This year one of the biggest threats to humankind could be humanity itself.

The World Health Organisation (WHO) has officially named the reluctance or downright refusal to vaccinate as one of the top ten greatest health challenges of 2019.

The problem is known as "vaccine hesitancy", and it's a complex issue that can stem from a whole variety of roadblocks, including complacency about health care, inconvenience in accessing vaccines and poor confidence in the very nature of vaccines themselves.

Yet unlike many of the other public health threats added to this list - such as air pollution, climate change and antibiotic resistance - this particular issue has a clear and effective solution. The main difficulty is convincing people of the facts.

Despite overwhelming scientific evidence that vaccines are both safe and effective, vaccination rates have plateaued just short of reaching acceptable levels, and a scary number of people continue to hold dangerous and false beliefs about what vaccines actually achieve.

A part of this could be a lingering sense of unease and mistrust, brought about by negative past media coverage like the MMR-autism debacle.

It seems that once humans have an idea about something, no matter how scientifically accurate, it is very difficult for us to break past those preconceived notions.

"The reasons for this rise [in vaccine hesitancy] are complex, and not all of these cases are due to vaccine hesitancy," the report acknowledges.

"However, some countries that were close to eliminating the disease have seen a resurgence."

Already, the fallout from a growing anti-vaccination movement is being felt the world over, and it threatens to reverse decades of progress in eradicating what are entirely preventable and, at times, life-threatening diseases.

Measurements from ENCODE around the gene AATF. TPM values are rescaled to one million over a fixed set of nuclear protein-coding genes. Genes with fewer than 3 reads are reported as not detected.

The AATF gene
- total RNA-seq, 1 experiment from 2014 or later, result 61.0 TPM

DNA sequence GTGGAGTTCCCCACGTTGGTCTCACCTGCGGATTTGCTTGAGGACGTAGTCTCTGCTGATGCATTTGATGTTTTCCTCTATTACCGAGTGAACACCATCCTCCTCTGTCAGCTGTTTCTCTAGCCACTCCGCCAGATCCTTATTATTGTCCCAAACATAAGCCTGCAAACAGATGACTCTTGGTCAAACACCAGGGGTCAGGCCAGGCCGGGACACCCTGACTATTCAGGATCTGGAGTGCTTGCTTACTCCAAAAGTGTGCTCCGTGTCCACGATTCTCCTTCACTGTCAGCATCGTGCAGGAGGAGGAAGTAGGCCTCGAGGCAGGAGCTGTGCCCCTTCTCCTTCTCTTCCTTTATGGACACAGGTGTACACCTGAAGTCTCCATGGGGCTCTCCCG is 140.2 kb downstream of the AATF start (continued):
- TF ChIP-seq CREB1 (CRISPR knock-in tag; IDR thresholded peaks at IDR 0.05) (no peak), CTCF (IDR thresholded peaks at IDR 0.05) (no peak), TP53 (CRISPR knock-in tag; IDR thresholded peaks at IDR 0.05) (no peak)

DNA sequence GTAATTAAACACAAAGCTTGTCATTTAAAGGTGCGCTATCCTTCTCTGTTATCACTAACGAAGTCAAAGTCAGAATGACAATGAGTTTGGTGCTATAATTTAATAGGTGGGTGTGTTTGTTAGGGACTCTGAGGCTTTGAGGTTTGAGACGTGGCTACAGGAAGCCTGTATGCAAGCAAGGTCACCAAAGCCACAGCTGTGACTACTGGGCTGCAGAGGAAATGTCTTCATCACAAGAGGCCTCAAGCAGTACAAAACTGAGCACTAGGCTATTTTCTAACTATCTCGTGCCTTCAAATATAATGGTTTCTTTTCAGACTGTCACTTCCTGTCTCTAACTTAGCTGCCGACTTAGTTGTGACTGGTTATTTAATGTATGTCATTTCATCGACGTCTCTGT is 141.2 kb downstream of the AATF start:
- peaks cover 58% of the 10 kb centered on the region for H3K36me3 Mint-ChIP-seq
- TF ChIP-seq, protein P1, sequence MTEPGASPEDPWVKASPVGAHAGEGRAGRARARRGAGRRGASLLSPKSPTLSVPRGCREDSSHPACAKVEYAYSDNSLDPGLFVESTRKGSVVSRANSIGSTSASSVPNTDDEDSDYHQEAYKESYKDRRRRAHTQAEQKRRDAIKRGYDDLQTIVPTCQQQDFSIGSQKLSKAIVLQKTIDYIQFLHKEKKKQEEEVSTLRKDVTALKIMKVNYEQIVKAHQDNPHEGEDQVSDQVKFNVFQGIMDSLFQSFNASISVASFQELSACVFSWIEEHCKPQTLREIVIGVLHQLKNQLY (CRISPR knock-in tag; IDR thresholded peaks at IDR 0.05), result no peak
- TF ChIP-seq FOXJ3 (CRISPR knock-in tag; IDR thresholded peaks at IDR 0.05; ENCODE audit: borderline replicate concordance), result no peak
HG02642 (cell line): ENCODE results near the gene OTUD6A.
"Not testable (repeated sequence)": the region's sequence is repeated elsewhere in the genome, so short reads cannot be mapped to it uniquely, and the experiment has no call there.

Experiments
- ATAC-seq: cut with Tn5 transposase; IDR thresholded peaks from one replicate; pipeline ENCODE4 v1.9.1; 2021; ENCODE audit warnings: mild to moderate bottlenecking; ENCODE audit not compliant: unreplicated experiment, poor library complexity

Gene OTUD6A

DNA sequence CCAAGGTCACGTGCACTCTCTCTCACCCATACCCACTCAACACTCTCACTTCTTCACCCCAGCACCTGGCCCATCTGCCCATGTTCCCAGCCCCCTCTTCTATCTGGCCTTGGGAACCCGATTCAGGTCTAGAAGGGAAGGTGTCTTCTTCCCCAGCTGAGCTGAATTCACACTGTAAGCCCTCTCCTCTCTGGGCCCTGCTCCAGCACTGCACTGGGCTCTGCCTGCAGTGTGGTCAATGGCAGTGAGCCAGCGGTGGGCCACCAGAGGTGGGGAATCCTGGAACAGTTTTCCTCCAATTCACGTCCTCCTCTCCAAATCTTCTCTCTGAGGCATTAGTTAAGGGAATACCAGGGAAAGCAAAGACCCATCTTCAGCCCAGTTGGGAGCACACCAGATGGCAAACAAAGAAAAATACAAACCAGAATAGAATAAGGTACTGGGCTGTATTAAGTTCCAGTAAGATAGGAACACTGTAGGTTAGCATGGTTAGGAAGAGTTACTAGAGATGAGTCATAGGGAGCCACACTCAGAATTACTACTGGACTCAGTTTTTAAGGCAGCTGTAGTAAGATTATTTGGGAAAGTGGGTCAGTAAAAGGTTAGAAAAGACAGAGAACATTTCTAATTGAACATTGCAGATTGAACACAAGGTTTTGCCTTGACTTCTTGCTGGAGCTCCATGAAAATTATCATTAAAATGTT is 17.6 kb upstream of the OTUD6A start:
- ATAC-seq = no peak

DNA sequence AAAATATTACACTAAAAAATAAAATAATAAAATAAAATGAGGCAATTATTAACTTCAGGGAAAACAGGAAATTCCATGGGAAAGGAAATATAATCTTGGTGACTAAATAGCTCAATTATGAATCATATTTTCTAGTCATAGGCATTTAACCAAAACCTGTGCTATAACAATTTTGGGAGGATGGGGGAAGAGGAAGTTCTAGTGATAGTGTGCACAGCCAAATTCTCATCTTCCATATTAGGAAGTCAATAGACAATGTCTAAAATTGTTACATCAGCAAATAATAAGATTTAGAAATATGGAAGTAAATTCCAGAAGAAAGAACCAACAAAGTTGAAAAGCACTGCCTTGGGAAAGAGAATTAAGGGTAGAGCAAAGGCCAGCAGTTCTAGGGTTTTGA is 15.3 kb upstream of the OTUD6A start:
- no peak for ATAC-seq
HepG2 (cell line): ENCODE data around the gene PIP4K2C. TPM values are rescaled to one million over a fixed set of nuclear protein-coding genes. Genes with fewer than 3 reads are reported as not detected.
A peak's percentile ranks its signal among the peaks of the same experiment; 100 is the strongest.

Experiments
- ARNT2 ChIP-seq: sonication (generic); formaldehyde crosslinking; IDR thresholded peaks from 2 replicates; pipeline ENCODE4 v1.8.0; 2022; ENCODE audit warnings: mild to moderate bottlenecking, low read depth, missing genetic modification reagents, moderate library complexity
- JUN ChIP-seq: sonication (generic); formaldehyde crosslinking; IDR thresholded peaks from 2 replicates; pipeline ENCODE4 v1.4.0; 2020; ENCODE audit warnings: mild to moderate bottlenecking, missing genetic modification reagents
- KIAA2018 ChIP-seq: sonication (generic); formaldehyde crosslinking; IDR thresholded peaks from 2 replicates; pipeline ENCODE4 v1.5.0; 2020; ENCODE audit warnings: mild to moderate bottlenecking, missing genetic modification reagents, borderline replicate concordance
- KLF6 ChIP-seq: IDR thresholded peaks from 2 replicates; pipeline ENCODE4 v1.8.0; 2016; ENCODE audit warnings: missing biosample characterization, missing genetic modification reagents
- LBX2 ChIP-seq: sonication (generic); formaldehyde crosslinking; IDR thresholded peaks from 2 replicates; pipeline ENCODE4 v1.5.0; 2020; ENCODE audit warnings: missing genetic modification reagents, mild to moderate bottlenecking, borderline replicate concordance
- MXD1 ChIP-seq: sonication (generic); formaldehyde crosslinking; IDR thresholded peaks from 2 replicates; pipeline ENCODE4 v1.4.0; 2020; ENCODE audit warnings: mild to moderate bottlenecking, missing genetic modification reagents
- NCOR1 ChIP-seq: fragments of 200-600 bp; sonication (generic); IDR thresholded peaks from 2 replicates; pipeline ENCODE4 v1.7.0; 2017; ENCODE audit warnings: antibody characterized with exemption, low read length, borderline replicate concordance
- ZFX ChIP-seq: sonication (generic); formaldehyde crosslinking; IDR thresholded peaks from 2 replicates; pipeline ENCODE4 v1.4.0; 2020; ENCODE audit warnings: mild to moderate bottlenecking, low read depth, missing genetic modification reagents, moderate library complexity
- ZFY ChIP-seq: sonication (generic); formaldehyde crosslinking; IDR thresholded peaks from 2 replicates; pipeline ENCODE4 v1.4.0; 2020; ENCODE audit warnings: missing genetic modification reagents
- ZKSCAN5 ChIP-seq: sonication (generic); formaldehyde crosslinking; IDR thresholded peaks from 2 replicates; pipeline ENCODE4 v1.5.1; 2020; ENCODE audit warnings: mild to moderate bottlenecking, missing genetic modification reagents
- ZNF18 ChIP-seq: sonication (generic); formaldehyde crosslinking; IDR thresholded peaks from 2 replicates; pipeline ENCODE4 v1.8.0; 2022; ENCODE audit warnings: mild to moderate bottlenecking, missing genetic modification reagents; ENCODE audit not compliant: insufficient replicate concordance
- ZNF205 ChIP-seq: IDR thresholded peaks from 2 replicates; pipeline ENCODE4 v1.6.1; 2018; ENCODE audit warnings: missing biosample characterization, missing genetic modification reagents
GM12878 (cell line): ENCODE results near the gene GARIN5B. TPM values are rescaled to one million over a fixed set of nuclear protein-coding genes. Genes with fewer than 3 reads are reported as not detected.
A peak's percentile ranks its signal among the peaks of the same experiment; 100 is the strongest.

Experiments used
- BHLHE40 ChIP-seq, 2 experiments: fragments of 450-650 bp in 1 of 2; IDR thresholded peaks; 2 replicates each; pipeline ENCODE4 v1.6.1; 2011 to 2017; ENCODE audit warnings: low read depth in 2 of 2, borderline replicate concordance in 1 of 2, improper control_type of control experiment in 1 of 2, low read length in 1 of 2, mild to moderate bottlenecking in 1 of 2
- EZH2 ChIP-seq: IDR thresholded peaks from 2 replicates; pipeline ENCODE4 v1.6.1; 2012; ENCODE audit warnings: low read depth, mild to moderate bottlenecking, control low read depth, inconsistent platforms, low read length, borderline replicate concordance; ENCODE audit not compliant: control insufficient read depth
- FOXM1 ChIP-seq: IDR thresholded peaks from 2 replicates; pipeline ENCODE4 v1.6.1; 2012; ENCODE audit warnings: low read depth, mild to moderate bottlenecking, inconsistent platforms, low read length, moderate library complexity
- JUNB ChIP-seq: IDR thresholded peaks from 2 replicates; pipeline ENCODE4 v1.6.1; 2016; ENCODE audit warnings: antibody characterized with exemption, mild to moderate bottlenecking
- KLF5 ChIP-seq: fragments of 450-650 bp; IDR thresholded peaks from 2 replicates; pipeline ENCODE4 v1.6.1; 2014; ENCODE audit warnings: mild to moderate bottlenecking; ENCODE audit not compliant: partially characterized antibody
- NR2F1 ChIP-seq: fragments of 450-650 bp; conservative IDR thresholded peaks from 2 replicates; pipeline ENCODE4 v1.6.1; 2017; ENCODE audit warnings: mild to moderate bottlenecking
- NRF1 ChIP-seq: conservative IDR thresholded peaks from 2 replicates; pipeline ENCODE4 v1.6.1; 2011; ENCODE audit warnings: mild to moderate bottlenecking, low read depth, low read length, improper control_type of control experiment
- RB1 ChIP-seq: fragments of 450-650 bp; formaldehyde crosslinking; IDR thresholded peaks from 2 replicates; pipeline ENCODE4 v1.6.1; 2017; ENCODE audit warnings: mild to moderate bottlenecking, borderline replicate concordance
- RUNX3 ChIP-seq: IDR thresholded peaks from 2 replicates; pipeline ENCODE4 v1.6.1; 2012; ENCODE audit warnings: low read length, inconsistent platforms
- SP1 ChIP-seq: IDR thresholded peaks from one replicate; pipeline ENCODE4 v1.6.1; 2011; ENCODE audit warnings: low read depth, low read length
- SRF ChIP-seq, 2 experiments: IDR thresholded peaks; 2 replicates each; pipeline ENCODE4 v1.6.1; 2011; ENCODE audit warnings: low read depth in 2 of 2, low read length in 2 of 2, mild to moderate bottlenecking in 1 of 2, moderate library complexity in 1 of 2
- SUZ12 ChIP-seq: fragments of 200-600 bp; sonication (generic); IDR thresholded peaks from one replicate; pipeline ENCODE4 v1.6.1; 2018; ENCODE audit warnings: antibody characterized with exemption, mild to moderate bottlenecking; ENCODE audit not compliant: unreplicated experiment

Since the turn of the century, the measles vaccine has saved over 21 million lives, decreasing the global death toll by 80 percent in just 17 years. But now that we are closer than ever to the finish line, for some reason, we have started running in the opposite direction.

A survey released last year, for instance, found that America's trust in vaccines is slipping to dangerous levels. But by no means is this growing sense of skepticism confined to just the US.

In 2017, the number of reported measles cases spiked by more than 30 percent worldwide, even though this contagious disease is easily preventable through two doses of a vaccine.

The resurgence of measles and other preventable diseases is a serious concern, and it's one that WHO and its partners are determined to tackle in 2019.

In the coming year, the organisation wants to ramp up its efforts to eliminate cervical cancer worldwide by increasing the coverage of the HPV vaccine. At the same time, it has also pledged to halt the spread of wild poliovirus in Afghanistan and Pakistan.

"Health workers, especially those in communities, remain the most trusted advisor and influencer of vaccination decisions, and they must be supported to provide trusted, credible information on vaccines," the report reads.

Today, vaccines prevent two to three million deaths a year, but if global coverage was improved, a further 1.5 million people could have their lives saved each year.

One of the only things holding us back is ourselves.

The list of health challenges in 2019 has been published online by the World Health Organisation.